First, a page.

Battle Royale was directed by Kinji Fukasaku. A long-time contributor to Japanese pulp cinema, Kinji Fukasaku has a career that has stretched way back to the 1960s and has ventured through such genres as the samurai film, a great many Yakuza films, the Japanese segments of Tora! Tora! Tora! (1970) and occasional genre forays such as the classically bad kaiju eiga The Green Slime (1968), the space opera Message from Space (1978), the end of the world movie Virus (1980) and the kaidan eiga Crest of Betrayal (1994). Battle Royale was Kinji Fukasaku’s second-to-last film, made at the age of 70, and written by his son Kenta. He made one further film, this film’s sequel, before dying in early 2003.
Kinji Fukasaku is primarily a pulp director. For all the censorship battle that it provoked in some countries when it came out, Battle Royale is intended as no more than a comic book. Fukasaku is not is interested in sociological messages and expends a minimum of explanation on setting up the background of the future before getting to the main action. He has a good deal of fun with the violence with some amusing images of schoolgirls wiping each other out with Uzi’s or slitting each other’s necks with scythes. The film comes littered with these ultra-violent pop-up images – they are the film’s raison d’etre. There is an intermittently lurking sense of black humour. This is never more apparent than when Beat Takeshi is on screen, he proving to be the scene-stealer of the show with his deadpan performance that includes some hilarious scenes delivering speeches to the classroom, impaling knives into people’s heads when they disagree with him and the wonderfully droll ending where he gets up from the death scene to take an abusive cellphone call from his daughter.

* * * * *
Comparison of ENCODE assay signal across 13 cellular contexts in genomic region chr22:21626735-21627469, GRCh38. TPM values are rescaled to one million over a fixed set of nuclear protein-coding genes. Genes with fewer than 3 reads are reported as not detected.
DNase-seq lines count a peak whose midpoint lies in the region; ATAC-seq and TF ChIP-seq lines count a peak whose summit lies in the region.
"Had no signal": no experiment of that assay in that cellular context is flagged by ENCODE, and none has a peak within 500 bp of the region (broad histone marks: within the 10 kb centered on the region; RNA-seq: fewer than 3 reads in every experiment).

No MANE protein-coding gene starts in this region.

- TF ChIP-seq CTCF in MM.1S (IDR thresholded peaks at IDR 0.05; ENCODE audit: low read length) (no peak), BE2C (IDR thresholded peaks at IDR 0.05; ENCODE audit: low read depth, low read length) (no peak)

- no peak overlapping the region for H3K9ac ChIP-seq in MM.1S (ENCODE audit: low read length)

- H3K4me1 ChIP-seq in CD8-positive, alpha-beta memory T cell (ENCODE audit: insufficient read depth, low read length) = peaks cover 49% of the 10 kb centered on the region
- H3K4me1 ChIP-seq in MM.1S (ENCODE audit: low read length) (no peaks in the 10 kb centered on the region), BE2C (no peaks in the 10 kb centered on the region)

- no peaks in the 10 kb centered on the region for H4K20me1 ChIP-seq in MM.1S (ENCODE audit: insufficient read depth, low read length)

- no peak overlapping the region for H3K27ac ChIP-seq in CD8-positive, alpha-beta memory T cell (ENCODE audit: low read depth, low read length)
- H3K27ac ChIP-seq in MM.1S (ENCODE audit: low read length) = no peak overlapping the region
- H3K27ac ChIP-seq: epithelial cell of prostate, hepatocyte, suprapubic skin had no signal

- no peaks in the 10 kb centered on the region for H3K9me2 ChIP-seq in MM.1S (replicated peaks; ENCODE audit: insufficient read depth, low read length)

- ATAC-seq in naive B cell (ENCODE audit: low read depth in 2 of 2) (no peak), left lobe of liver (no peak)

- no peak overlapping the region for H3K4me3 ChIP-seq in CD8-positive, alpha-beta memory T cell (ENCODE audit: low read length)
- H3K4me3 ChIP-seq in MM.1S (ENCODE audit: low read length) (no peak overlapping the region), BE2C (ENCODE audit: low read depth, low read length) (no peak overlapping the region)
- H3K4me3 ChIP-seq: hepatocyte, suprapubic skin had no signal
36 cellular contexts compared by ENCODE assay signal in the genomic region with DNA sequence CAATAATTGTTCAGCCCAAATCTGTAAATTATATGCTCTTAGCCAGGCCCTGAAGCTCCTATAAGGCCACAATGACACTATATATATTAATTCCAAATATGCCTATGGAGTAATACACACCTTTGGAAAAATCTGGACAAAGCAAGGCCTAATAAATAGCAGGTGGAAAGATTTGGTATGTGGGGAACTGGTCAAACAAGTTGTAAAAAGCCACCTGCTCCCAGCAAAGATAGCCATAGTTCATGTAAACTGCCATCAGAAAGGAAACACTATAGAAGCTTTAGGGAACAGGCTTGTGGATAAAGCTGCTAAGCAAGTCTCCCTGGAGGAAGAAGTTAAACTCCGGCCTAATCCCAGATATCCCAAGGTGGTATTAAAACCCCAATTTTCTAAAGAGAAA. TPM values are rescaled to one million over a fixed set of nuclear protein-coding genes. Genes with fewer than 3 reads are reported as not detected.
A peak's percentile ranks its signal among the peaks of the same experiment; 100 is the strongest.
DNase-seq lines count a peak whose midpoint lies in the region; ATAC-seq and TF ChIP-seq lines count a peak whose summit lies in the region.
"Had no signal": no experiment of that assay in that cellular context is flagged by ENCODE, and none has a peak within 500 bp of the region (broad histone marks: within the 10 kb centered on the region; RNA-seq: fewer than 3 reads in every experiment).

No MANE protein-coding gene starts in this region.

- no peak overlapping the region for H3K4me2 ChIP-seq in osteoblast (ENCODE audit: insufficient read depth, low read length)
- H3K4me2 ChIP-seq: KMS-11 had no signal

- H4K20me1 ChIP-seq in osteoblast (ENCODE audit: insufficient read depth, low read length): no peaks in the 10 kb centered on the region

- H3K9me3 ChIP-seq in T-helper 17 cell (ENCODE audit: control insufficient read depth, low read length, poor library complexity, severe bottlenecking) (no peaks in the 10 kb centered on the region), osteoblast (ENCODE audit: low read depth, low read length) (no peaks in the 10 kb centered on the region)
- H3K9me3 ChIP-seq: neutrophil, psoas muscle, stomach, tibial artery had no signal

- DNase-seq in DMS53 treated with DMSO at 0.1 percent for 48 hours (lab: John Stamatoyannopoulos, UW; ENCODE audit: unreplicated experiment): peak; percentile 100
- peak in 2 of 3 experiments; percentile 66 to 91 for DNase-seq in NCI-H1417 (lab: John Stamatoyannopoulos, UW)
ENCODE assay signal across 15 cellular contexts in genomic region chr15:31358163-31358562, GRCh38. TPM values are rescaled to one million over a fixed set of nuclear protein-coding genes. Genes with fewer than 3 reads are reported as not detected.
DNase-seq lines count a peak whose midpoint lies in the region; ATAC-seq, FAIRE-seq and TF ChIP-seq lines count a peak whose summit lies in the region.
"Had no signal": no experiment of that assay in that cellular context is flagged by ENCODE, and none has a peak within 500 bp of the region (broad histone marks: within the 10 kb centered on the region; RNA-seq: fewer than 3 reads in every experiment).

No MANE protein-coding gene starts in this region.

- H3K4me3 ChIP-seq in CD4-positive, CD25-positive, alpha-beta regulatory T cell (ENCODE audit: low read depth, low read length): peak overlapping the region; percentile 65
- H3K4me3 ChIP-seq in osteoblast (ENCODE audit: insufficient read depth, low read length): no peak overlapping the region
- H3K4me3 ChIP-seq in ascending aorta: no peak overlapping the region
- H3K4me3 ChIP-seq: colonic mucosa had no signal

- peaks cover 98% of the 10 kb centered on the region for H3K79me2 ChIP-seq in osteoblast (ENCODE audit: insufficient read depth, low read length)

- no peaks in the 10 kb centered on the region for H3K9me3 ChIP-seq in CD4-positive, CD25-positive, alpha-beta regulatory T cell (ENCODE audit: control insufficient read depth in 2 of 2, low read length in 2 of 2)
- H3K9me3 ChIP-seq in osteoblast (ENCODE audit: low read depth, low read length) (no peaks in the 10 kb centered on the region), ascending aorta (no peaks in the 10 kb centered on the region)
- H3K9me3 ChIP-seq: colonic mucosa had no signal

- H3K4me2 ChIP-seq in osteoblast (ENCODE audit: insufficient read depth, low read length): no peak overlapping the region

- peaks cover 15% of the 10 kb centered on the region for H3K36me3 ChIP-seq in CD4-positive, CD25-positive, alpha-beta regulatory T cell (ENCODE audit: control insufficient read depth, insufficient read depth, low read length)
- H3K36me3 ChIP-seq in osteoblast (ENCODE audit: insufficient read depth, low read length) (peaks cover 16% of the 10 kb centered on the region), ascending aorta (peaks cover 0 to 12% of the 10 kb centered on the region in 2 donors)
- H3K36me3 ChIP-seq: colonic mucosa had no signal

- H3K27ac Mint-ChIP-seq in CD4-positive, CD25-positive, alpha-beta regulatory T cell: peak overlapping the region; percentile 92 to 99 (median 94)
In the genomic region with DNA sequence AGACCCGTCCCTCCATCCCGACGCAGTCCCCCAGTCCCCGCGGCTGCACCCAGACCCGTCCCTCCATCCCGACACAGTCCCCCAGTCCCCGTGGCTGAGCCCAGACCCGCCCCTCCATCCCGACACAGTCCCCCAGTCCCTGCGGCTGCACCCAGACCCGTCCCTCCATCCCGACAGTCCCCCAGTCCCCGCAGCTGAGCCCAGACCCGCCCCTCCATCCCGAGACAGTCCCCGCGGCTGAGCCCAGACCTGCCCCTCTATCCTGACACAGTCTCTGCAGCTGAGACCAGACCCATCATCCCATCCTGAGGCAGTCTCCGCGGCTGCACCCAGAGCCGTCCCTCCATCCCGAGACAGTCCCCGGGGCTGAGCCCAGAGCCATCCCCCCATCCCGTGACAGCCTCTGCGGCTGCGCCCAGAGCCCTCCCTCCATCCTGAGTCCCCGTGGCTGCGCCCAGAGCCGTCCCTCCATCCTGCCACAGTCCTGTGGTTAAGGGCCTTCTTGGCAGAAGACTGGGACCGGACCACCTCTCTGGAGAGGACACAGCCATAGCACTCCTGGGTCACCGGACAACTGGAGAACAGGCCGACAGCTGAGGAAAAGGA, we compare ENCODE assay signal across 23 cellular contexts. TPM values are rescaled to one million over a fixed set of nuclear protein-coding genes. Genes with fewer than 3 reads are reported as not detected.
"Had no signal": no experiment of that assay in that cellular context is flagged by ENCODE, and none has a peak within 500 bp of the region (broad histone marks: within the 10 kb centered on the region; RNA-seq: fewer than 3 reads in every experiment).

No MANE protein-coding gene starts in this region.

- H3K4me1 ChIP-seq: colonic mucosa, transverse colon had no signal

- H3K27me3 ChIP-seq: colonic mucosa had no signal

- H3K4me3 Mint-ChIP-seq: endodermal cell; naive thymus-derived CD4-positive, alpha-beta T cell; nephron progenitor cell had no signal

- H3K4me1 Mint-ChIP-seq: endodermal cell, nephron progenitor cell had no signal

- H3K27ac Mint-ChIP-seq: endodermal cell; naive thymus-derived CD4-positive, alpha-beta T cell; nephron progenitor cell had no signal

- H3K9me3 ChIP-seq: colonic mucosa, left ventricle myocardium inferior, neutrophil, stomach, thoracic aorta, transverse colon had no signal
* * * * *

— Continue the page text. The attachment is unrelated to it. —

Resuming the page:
The film falls apart in the last few minutes with a few too many loose ends – we are not sure why Beat Takeshi lets the soldiers go without declaring a winner, how the others survive the automatic destruction, or about Beat’s peculiar attachment to Noriko, which comes suddenly out of nowhere. Moreover, for all the entertaining ultra-violence, Battle Royale is an innocent and pure-hearted film. It is a film that ultimately believes in tradition – the school kids rarely even change out of their school uniforms, for instance. You might contrast it with that other epic cult film of Japanese anti-institutional ultra-violence, Female Convict Scorpion: Jailhouse 41 (1972), which joyfully celebrated its heroine’s anti-authoritarian anarchy and backed the killings with a gung ho relish. Battle Royale by contrast sits back with more conservative regard and sees the current youth of Japan as wayward and fantasizes of a situation where the brattish and anarchic can eliminate themselves, allowing the pure at heart to survive. One film celebrates anti-authoritarian defiance; the other celebrates an almost maudlin return to tradition.
The disappointing sequel was Battle Royale II: Requiem (2003). Kinji Fukasaku started directing by died part way through production, whereupon his son Kenta took over and finished the film. An English-language remake has been announced for sometimes in the 2010s. It has also been mentioned as a strong influence on the English-language hit of The Hunger Games (2012).